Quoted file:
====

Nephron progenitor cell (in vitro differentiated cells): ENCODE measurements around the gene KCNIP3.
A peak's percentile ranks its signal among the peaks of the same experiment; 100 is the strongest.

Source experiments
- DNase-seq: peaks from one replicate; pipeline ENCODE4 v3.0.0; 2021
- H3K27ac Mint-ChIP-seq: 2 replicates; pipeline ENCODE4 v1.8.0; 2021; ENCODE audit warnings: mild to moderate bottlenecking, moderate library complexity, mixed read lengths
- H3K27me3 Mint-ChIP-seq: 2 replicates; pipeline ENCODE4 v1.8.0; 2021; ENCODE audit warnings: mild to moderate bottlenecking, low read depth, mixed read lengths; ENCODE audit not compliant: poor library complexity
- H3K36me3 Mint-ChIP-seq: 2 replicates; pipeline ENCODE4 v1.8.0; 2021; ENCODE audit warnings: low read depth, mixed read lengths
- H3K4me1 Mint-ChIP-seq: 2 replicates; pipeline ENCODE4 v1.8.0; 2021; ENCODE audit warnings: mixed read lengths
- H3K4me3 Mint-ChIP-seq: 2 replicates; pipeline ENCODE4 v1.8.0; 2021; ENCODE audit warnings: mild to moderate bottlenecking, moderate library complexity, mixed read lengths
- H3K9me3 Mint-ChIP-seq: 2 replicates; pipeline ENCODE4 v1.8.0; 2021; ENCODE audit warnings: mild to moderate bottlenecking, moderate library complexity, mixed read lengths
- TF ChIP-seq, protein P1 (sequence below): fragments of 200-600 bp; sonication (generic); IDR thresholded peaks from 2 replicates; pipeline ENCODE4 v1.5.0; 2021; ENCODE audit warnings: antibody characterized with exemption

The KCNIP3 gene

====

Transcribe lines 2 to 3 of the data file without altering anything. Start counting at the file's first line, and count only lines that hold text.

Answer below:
A peak's percentile ranks its signal among the peaks of the same experiment; 100 is the strongest.

Source experiments